(L-R) Jason Isbell, Sam Beam (Iron & Wine), Gregg Allman, Brent Cobb, Raul Malo (Mavericks)
2018 GRAMMY Nominations: Best Americana Album Roundup
While Americana is one of the younger genre categories to be recognized at the 60th GRAMMY Awards — the award was implemented for 2009 — the music itself is deeply rooted in our country's musical culture. Whether incorporating the crafty twang of country, wielding the attitude and grit of rock, summoning the spirit of soul, or harkening back to the storytelling origins of folk, Americana at its best tends to pick just the right mix of flowers and weeds from the garden of musical tradition to create a bouquet that is familiar yet fresh, beautiful yet prickly and reverent yet honest.
This year's crop of GRAMMY nominees in the Best Americana Album category covers a vast swath of the genre's influencers and tastemakers. Nominees range from the legendary late Gregg Allman, who helped invent the genre with the Allman Brothers Band, to newcomer Brent Cobb, who represents the contour of a more modern Nashville, Tenn., skyline with deep roots and country crossover ability.
The category also includes alt-country pioneers the Mavericks, who blend "Cuban grooves and Bakersfield-inspired twang," indie-folk sweetheart Iron & Wine, who brought the genre to a new audience, and Americana powerhouse Jason Isbell And The 400 Unit, who have re-drawn the genre's boundaries of success and influence.
Let's take a closer look at the five GRAMMY nominees making the cut in this dynamic Best Americana Album category.
Gregg Allman, Southern Blood
The final studio album from one of rock and roll's true legends, Southern Blood delivered an intimate look at GRAMMY winner Allman. For his last act, Allman compiled a collection of one original song — the leadoff track, "My Only Friend" — plus a mixture of cover songs from the likes of Bob Dylan, Lowell George, Jackson Browne, Willie Dixon, and more.
Released three months following Allman's death, the album was recorded at the historic Fame Studios in Muscle Shoals, Ala., and was produced by GRAMMY winner Don Was. Despite the sense that Allman's health was worsening — the singer died on May 27, 2017, due to complications from liver cancer — Was explained that the album came from a more uplifting place of introspection.
"It's not an album about dying," said Was. "Gregg was explaining his life and making sense of it, both for the fans who stood with him for decades, and for himself."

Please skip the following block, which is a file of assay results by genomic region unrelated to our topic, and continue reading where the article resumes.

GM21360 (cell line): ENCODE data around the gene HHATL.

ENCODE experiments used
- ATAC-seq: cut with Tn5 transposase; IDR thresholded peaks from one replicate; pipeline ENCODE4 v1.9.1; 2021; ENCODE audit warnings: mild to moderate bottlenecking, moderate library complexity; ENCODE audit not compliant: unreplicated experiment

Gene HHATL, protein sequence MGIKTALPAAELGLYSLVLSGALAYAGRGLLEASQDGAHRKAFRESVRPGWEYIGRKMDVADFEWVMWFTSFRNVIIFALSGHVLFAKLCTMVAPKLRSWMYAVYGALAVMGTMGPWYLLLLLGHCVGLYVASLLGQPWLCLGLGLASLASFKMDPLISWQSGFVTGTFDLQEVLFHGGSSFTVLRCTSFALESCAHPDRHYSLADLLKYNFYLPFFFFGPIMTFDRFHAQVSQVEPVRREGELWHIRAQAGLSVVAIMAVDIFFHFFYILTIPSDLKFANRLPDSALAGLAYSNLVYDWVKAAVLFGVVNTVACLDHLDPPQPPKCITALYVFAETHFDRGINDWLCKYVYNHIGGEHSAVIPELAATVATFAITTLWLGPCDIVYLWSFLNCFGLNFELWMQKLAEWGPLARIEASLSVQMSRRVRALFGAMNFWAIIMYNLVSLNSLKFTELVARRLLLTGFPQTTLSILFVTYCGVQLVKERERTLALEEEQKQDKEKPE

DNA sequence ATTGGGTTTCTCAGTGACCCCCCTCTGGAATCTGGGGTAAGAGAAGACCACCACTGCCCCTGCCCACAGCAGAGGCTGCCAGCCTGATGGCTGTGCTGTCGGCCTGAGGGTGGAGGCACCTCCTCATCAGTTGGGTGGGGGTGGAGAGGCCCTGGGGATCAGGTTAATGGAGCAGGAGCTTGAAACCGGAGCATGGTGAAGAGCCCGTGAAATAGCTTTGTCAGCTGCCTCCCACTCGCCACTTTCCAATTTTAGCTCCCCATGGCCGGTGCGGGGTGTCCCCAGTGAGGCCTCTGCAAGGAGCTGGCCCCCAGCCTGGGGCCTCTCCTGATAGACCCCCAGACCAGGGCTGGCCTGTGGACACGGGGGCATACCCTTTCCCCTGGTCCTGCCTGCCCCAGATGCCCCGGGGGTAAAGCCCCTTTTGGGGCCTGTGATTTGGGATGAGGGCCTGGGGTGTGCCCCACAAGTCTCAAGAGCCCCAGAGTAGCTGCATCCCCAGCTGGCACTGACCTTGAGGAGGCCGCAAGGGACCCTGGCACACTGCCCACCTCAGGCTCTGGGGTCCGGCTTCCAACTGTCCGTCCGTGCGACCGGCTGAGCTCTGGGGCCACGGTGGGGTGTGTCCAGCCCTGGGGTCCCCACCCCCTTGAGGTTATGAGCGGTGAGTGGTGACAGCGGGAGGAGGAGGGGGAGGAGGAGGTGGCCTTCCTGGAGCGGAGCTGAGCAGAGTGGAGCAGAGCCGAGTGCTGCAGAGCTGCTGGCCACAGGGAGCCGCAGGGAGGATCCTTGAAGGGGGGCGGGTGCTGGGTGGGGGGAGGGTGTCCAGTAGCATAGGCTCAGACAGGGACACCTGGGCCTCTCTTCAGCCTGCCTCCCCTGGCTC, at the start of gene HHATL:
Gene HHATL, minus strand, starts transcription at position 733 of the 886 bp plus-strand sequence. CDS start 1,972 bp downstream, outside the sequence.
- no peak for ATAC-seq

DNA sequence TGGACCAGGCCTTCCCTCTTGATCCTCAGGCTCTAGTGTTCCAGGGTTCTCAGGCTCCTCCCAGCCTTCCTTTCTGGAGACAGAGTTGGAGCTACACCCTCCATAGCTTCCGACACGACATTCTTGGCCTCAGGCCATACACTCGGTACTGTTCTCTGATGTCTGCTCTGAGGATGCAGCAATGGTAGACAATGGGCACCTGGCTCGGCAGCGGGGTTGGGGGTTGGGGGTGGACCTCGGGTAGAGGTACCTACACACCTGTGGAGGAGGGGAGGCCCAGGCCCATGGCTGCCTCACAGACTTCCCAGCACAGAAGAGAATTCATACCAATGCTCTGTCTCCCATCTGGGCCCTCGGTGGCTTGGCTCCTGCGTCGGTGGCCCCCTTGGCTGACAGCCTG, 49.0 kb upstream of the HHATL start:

Brent Cobb, Shine On Rainy Day
Originally from a small town in rural Georgia, singer/songwriter Cobb has managed to carve out his own groove while landing big-time cuts with marquee Nashville names such as Miranda Lambert, Kenny Chesney and Luke Bryan. But country star-power aside, Cobb's soulful debut album, Shine On Rainy Day, evokes the vibe of his hometown of Ellaville, Ga.
"It just is Georgia," said Cobb. "It's just that rural, easy-going way it feels down there on a nice spring evening when the wind's blowing warm and you smell wisteria, you know?"
While Cobb hopes to win his first GRAMMY, it wouldn't be the first GRAMMY in his family. His cousin, Americana super producer Dave Cobb, took home two trophies at the 58th GRAMMY Awards: Best Country Album for Chris Stapleton's Traveller and Best Americana Album — the same category for which his cousin is now vying — for Jason Isbell's Something More Than Free.
Iron & Wine, Beast Epic
Critically acclaimed singer/songwriter Sam Beam returned in 2017 with his sixth LP, and first in four years, under the stage moniker Iron & Wine. Earning Beam his first career nomination, Beast Epic showcases the direct connection his songs draw to the soul, while giving his audience a new, more vulnerable view inside his world.
"I feel like [vulnerability is] important for what I like to write songs about," Beam told Under The Radar. "That's appropriate for this group for sure. There's a brokenness to them but I also don't think they're just sad. They're just honest songs about our frailties and our strengths."
Jason Isbell And The 400 Unit, The Nashville Sound
Coming off his time in alt-country rock ramblers Drive-By Truckers, Isbell has enjoyed a wildly successful solo career in recent years, highlighted by 2013's Southeastern and his 2015 GRAMMY-winning album, Something More Than Free, which took home two awards at the 58th GRAMMY Awards, one for Best Americana Album and another for Best American Roots Song for "24 Frames."
His latest effort, The Nashville Sound, re-enlists his backing band, the 400 Unit, and establishes Isbell as one of today's finest songwriters. His band includes his talented wife, Amanda Shires, on violin — a successful singer/songwriter in her own right. The couple's romantic and musical compatibility is on full display in the painful and stunning "If We Were Vampires," which also earned Isbell a GRAMMY nomination this year for Best American Roots Song.
The Mavericks, Brand New Day
Unique in their design and execution of Americana music, pulling in Latin flavor with retro rockabilly elements, the Mavericks formed more than 25 years ago. Led by singer/songwriter and co-producer Raul Malo, the Mavericks returned in 2017 with Brand New Day, their third album in five years following a nine-year hiatus.
Rolling Stone lauded the title track's "throwback, symphonic sweep," adding it "recalls the wall of sound arrangements of the 1960s. Malo pulls double duty as frontman and Phil Spector-ish producer, stacking the song high with bells, horns, harmonies, and plenty of four-on-the-floor stomp."
The Mavericks are hoping to land their second career GRAMMY win. The band's "Here Comes The Rain" won Best Country Performance at the 38th GRAMMY Awards for 1995.